Commercial Examples: Kueppers, Froeh, Sion, Gaffel Koelsch, Muhlen, Gilden, Dom Koelsch, Garde, Gereons, Kurfursten, Reissdorf, Sester, Zunft. O.G.: 1.040 – 1.045; Alcohol: 4 – 5%; IBUs: 16 – 30; SRM: 3.5 – 10.
A sour wheat beer made from the wild yeasts of the Senne Valley in Belgium, a region south and west of Brussels. 30 to 40% unmalted wheat is used. Aged hops are also used but they create no hop bitterness, flavor or aroma. Pungently sour, almost still, earthy aromas, fruity complexity including rhubarb-like flavors, very low in bitterness, , peculiarly aromatic and aged for years. Medium bodied. “Young” lambic or vos (less then 1 year old) has a hazy, rusty color. It can be quite sharp and lactic. “Old” lambic (2 or 3 years old) becomes clearer, pinkish and more complex Unblended lambic is hard to find.
Commercial examples: Boon Lambic, Cantillon Lambic, Girardins Unblended Lambic. O.G.: 1.040 – 1.054; Alcohol: 4 – 6%; IBUs: 3 – 22; SRM: 4 – 15.
Gueuze – Combination of young lambic with old lambic to create a bottle-conditioned beer without sugar or yeast being added. Noticeably sharp, very effervescent, toasty aroma, tart, and delicate acidity. Should age in the bottle from several months to several years. Diacetyl very low.
Commercial examples: Cantillon Gueuze, Geuze Boon, Boon Mariage Parfait, Girardins Classic Gueuze, De Troch Gueuze, Timmermans Gueuze, Timmermans Caveau, Lindemans Gueuze, Mort Subite.
O.G.: 1.040 – 1.056; Alcohol: 5 – 6%; IBUs: 3 – 23; SRM: 4 – 13. Faro - Lambic to which sugar and sometimes caramel or molasses are added. So much alcohol is formed that it inhibits further fermentation and leaves behind residual sugars. A Faro will have a sweet, fruity and complex flavor. When bottled, they are pasteurized so that the sugar will not ferment.
Commercial examples: Faro Pertotale, Cantillon Faro, Lindemans Faro Lambic, Vander Linden Faro, Vander Linden “Double” Faro. O.G.: 1.040 – 1.054; Alcohol: 4.5 – 5.5%; IBUs: 3 – 22; SRM: 4 – 13
Mars – A version of Faro that has been diluted with water to make everyday, easy-drinking beers. Commercially, it vanished some years ago. Close Commercial example: Lembeeks 2%.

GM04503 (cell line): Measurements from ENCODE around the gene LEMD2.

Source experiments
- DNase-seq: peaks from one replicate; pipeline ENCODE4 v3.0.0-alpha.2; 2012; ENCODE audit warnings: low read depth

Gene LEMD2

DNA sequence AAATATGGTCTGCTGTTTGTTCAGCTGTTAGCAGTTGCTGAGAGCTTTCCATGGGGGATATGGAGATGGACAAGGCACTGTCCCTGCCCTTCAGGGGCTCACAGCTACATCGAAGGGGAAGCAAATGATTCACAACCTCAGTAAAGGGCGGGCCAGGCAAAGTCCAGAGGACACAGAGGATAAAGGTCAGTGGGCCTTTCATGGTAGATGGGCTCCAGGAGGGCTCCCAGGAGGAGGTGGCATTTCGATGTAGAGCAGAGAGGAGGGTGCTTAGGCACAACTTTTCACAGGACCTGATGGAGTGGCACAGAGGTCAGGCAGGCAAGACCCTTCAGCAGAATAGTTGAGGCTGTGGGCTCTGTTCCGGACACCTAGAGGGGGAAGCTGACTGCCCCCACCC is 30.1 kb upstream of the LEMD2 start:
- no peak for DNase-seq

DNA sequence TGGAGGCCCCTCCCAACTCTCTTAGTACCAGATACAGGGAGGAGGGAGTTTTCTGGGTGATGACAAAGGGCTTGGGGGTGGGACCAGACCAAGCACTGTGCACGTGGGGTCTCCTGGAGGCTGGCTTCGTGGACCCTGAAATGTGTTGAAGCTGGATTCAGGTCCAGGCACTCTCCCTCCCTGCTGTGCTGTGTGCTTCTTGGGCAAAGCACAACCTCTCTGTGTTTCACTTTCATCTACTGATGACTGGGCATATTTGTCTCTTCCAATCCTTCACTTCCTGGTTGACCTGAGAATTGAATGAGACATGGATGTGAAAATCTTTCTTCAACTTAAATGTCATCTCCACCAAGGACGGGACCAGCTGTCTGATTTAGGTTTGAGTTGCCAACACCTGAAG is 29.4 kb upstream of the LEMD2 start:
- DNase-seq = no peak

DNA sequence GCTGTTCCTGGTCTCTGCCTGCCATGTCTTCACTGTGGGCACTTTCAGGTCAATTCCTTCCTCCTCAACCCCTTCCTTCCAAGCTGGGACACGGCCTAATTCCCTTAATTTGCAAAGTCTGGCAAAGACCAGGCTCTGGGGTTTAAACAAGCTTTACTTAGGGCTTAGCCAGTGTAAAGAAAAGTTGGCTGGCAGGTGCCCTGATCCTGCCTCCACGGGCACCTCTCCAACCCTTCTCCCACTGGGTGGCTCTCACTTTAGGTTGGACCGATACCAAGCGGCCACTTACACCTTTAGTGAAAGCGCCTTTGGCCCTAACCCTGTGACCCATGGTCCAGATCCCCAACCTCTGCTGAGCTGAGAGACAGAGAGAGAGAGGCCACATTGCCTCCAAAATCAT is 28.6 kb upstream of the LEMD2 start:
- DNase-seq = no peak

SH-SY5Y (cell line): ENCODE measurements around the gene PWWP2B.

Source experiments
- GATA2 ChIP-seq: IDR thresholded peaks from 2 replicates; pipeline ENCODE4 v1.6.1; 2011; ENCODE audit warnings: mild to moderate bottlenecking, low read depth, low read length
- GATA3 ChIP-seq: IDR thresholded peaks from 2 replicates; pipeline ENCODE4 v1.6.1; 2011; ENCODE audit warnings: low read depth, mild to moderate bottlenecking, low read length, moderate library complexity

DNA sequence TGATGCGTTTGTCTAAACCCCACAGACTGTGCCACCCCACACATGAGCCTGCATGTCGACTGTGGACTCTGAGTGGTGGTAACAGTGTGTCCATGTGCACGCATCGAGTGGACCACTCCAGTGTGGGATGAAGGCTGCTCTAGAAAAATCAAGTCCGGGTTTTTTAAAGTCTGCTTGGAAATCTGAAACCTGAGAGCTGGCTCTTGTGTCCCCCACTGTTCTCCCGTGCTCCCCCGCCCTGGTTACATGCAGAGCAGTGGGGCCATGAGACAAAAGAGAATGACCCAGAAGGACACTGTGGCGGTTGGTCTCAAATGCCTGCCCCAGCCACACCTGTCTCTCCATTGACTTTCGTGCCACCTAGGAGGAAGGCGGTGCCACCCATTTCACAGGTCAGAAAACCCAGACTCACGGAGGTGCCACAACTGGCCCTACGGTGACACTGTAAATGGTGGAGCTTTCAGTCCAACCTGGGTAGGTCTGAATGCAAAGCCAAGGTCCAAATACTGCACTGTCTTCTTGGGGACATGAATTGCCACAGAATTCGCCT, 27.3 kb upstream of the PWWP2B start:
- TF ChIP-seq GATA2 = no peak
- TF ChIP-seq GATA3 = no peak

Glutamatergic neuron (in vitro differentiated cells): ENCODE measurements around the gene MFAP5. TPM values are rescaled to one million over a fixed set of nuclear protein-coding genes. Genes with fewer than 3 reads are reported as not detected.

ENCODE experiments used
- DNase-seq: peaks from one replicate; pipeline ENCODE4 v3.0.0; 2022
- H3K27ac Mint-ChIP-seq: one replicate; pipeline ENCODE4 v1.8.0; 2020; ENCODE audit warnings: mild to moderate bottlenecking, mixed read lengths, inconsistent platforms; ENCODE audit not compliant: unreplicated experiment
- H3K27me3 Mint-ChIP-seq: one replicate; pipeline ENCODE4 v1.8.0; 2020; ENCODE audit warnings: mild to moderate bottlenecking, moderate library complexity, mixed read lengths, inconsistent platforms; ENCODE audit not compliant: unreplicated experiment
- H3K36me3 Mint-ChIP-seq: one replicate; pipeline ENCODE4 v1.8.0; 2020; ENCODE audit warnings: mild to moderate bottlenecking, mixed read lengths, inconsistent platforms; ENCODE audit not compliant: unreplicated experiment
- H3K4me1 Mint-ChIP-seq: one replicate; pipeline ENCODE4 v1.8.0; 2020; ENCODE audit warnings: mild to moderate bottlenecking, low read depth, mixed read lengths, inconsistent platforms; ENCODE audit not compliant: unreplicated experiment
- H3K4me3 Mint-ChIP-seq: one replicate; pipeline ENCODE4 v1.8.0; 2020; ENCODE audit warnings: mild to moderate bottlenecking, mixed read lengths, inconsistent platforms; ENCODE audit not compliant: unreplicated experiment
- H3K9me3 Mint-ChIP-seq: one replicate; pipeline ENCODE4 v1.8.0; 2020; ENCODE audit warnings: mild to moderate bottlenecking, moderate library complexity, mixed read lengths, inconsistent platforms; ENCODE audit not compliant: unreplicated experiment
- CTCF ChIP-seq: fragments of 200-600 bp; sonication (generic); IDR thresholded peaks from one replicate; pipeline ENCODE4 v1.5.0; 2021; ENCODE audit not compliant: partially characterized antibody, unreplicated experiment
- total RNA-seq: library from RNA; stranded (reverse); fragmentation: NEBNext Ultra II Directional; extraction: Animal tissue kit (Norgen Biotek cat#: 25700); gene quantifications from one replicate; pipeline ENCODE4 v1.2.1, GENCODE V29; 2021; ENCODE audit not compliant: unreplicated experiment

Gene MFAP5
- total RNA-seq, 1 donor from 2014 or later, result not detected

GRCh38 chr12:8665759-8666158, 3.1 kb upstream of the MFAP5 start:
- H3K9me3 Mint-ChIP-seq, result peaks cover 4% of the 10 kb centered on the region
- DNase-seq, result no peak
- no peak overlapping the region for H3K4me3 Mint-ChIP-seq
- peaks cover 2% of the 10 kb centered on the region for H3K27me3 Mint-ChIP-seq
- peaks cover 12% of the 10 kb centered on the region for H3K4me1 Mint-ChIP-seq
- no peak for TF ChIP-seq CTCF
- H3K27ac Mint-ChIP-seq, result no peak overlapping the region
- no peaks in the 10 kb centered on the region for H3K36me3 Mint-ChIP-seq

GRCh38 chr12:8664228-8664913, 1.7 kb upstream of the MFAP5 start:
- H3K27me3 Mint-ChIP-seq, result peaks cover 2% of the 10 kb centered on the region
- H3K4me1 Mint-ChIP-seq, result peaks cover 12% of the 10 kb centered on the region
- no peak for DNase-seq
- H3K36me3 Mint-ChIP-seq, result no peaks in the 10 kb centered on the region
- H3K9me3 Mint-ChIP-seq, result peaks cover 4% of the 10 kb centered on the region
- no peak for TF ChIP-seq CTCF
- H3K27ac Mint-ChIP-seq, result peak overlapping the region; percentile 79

Kriek – Cherries are combined with young lambic. Commercial examples: Lindemans Kriek, Cantillon Kriek Lambic, Girardins Kriek, Mort Subite Kriek. O.G.: 1.040 – 1.054; Alcohol: 6%; IBUs: 3 – 22; SRM: 4 – 15.
Framboise – Raspberries are combined with young lambic. Commercial examples: Timmermans Framboise, Cantillon Framboise, Framboise Boon. O.G.: 1.040 – 1.054; Alcohol: 6%; IBUs: 3 – 22; SRM: 4 – 15.
Peche – Peaches are combined with young lambic. O.G.: 1.040 – 1.054; Alcohol: 6%; IBUs: 3 – 22; SRM: 4 – 15.
Cassis – Black currant is combined with young lambic. O.G.: 1.040 – 1.054; Alcohol: 6%; IBUs: 3 – 22; SRM: 4 – 15.
MAERZEN / OKTOBERFEST
A lager produced in Munich, Germany with an assertively malty sweetness, toasted malt aroma and flavor. Origin credited to the famous brewer Gabriel Sedelmayer. The style is an adaptation of Vienna that was found to better suit the Munich water. The body is medium. Sharp but not lingering hop bitterness which is low to medium. Low hop flavor and aroma from “noble-type” hops is OK. No fruitiness, esters or diacetyl. Quite strong in alcohol. The color is amber to deep copper or light brown.
Commercial examples: Paulaner Oktoberfest, Gosser, Spaten Ur-Marzen Oktoberfest, Ayinger Fest Marzen, Harpoon Oktoberfest, Samuel Adams Octoberfest. O.G.: 1.050 – 1.065; Alcohol: 4.5 – 6.5%; IBUs: 20 – 30; SRM: 7 – 14.
Meads are produced from honey, yeast, water, and in subcategories, by the addition of herbs and fruits. Wine, Champagne, sherry, mead, ale or lager yeast may be used. Traditional Mead - Very pale to deep yellow. Lighter color honey is used in dry types while darker honey is used for sweet styles. The final gravity determines how the mead is classified: dry at 0.996-1.009, medium at 1.010-1.019, and sweet from 1.020-1.050. It can be either sparkling or still. Still is dry, medium, or sweet to very sweet with a light to full body. Honey is the predominate flavor and aroma. There may be some low to fruity acidity, but there are no harsh flavors. Sparkling mead can be of dry to medium sweetness. There is honey character in the flavor and aroma. Body is light to medium.
Flavored Mead – May be still or effervescent. Still types may be light to full bodied, while the sparkling examples are light to medium bodied. The color and aroma should reflect the ingredients used.
Melomel – Made with fruits other than apples or grapes.
Cyser – Flavored from the use of apples.
Pyment – Produced with the additions of grapes.
Hippocras – A variation of Pyment that includes spices.
Methegiln – Ingredients are honey, herbs, and spices.
Braggot or Bracket – Includes the use of malted barley.
English Pale Ale – A special variety of British ale that tends to be more hoppy and higher in alcohol then Bitter is. The colors range from light to pale amber with many as deep as copper. Pale ales are bottled, light to medium-bodied, have high hop bitterness with good support from the malt and well-attenuated. They have medium hop flavor and aroma. They are fruity and estery and there can be some low diacetyl. Dry hopping is common creating a fine hop aroma with malt for balance. The pale ale malts used impart a light nuttiness to the flavor. Brewed with water that is extraordinarily hard.
Commercial examples: Worthington White Shield, Bass Ale, Marstons Pedigree, Samuel Smiths Old Brewery Pale Ale, Royal Oak, Whitbread Pale Ale. O.G.: 1.043 – 1.056; Alcohol: 4.5 – 5.5%; IBUs: 20 – 40; SRM: 6 – 12.